Thursday, July 19, 2007


So I figured I should give a little update on what I am doing here in Army school. We spent last week learning "combatives". That is, we were learning hand-to-hand combat. The point seems to be to take a bunch of people who have little or no experience with actually fighting, and give them a bit of the experience getting punched around and being aggressive. I am pretty sure it didn't work on me. I still do not have an aggressive bone in my body.

We spent this week learning basic rifle marksmanship, and US weapons systems. We all qualified on the M4 rifle. We also used "nightvision" equipment and shot off a bunch of rounds at night. It looks just like it does on CNN, with the greenish hue and flashes of light all over. But they are really neat, especially with the IR laser thingy.

We also used the M16/M203 grenade launcher, the .50 cal machine gun, the MK-19 really big thing that causes a lot of damage, and other weapons.

It is an interesting place. The people here are all good. Most are intelligent thoughtful people, each in their own way. I am learning a lo from them. I managed to get in to an excellent company. We have great staff, and I really seemed to have lucked out.

Nothing is too onerous yet, though there is still quite a bit to go.

Tuesday, July 17, 2007

Touro College

The fact that Touro College has been selling grades and degrees seems hardly surprising. I wonder if this will start making the school have standards. I'll bet anything that the chilul hashem involved will not cause anyone to change their positive opinion about Touro College.

Saturday, July 07, 2007

Review of Malcom Gladwell's The Tipping Point

Malcom Gladwell's The Tipping Point is a famous book. It was not a great book, or even a good book, but perhaps a not bad book. Basically he took a bunch of famous and some not so famous incidents that seemed to involve a bunch of people and trends that seemed to emerge, and wrote about them and put them all in to a book, and tried to make a point. The point was that there is a system to understanding the "tipping points". I thought the point fell kid of flat, and was not really well argued. He took the lessons of the hipster Hush Puppie shoes, the sudden drop in crime in NY, the Bernie Goetz incident, the Zimbazrdo prison experiment, the success of Sesame Street and Blue's clues, teenage suicide in Micronesia, and a few other things and claimed that there is a time where trends hit a "tipping point" and they take off. There is also a special kind of people who make it happen, and it can only happen if the message is sufficiently "sticky".

As far as the drop in crime is concerned, I tend to be a fan of Leavitt and Dubner who attributes it to the legalization of abortion. Gladwell did not know of Leavitt and Dubner when he wrote the book, I presume.

Gladwell attributes all these tipping points to mavens, who are enthusiastic about products they are experts on, Connectors, who are really social people who know all sorts of people and Salesmen who love selling good products. These people are responsible for all the big tipping points in history.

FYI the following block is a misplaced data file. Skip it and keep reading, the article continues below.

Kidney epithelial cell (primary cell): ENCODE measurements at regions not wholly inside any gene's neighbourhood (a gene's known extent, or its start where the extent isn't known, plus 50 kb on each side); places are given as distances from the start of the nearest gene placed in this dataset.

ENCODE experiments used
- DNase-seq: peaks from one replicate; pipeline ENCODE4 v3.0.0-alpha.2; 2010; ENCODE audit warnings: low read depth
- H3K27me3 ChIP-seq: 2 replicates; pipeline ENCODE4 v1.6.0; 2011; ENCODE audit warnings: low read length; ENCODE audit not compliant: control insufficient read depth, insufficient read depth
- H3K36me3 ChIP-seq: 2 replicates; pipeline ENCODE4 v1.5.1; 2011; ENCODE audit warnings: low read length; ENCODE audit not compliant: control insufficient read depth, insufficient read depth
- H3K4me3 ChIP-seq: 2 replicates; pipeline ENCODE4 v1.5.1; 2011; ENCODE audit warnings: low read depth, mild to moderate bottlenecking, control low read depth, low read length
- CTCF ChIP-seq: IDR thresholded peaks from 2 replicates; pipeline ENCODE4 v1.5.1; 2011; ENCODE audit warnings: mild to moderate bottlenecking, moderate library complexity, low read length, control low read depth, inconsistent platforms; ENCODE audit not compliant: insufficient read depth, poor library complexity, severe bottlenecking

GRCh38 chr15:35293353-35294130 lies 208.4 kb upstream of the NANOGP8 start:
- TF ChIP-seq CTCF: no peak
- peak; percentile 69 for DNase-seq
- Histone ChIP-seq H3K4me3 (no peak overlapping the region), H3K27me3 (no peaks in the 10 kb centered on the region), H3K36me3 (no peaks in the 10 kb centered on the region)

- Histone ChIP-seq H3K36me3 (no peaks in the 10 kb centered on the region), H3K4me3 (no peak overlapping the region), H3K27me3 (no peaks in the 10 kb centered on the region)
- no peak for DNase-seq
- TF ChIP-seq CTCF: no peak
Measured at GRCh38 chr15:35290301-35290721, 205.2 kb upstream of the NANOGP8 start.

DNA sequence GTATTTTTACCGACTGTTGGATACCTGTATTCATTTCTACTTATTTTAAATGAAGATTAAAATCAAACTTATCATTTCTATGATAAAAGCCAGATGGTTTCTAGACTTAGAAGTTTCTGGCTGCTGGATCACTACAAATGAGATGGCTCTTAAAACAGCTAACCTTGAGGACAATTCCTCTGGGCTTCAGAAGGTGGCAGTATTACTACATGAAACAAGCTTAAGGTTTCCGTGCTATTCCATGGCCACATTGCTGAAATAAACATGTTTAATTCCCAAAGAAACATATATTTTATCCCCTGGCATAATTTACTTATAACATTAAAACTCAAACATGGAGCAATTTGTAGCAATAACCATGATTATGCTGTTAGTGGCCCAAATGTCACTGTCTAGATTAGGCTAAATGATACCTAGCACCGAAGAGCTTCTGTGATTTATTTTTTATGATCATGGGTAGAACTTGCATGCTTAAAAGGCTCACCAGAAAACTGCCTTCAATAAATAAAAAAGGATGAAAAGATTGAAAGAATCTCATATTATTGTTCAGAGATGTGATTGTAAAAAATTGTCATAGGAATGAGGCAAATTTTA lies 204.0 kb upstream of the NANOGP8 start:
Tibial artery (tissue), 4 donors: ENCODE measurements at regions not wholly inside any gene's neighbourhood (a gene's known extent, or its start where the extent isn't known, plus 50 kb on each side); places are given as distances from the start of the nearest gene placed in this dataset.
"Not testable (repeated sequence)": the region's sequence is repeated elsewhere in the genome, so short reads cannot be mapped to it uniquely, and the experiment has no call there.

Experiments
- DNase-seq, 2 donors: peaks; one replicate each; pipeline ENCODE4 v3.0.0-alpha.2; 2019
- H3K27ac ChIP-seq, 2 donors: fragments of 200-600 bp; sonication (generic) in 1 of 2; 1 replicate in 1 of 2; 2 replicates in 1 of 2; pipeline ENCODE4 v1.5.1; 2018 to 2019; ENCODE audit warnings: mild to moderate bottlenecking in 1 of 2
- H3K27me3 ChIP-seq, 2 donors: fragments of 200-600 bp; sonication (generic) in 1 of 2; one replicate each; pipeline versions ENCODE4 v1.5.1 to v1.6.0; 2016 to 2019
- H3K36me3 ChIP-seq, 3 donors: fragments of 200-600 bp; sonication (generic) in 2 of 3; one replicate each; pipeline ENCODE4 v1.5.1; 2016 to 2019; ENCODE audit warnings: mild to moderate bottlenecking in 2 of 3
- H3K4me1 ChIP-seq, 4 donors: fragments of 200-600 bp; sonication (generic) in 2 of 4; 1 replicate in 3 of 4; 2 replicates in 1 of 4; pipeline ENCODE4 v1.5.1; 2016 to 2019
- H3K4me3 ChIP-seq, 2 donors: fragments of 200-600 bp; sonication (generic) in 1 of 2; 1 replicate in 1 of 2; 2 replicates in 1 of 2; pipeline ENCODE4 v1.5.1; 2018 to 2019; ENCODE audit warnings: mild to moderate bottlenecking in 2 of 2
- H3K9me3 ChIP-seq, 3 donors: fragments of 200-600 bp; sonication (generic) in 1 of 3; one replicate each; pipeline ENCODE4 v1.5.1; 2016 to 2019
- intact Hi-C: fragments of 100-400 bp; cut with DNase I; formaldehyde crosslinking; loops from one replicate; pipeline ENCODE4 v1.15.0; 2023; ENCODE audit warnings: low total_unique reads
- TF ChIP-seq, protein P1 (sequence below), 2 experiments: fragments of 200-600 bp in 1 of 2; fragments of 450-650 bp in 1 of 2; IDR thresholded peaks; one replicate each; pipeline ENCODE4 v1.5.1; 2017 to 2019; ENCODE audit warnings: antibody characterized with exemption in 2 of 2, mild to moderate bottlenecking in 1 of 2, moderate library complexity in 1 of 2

There is an interesting example about the rule that 150 people seem to be a maximal community size.

He also has an interesting suggestion about a way to slow down the smoking epidemic that is so sensible that it is certain to never be adopted. He suggests that teens will smoke regardless of what adults do. So instead of trying to stop them from smoking, you should just get them to have too little nicotine so they won't get addicted. There is a reasonable belief that lowering the nicotine levels of cigarettes will stop people from becoming addicted.

As a whole I did not love the book. And while the examples are a mixture of the things everyone knows and some interesting well chosen anecdotes, the thesis of the book is not clear. It attempts to be a social scientific explanation of why some things take off and some don't, I don't see the causal mechanism that accounts for the success of say, the sales of the book The Divine Secrets of the Ya-Ya Sisterhood. To tell me that suddenly mothers started coming to the readings with their daughters, just doesn't explain why it happened, or how it could be reproduced, or it could have been predicted from the nature of the books' audience. . .

It is a quick read, so you wouldn't be wasting too much time figuring out what all the hype was about. Maybe Blink, his other book, is better.

Thursday, July 05, 2007

France's role in the Rwandan genocide

Who would have thought that France had a role in the Rwanda genocide too. But apparently they did and the story just gets better and better.

Wednesday, July 04, 2007

4th of July

This is my third military fourth of July. My first was in 2003 in Fort Knox during Basic Combat Training. We didn't do much but pass the time, and we had to watch Black Hawk Down. It was actually not a bad day. In 2004 I was in Advanced Individual Training in Fort Eustis, and I don't have any specific memories of the day, but I seem to recall it sucking. This time around I am on Fort Benning in Basic Officer Leadership Course II, and it is so far not bad. I to sleep in late, though I failed to take advantage and was up at 7:30. I went out with some of my classmates and we watched the Transformers movie, which was silly at times, but not too bad. I hope to attend a barbeque today with some friends in nearby Columbus.

So far school here is going well enough. We're still in the paperwork and briefing phase of the course. Nothing too exciting has happened yet.

Sunday, July 01, 2007

I'm here

I arrived in Fort Benning today more or less intact after three days on the road. I signed in, got a room, and I am fairly left alone. have to be at formation tomorrow morning, but otherwise Not much is happening. Fort Benning is rather large and hot. The accommodations are fine. So far so good. It all starts tomorrow.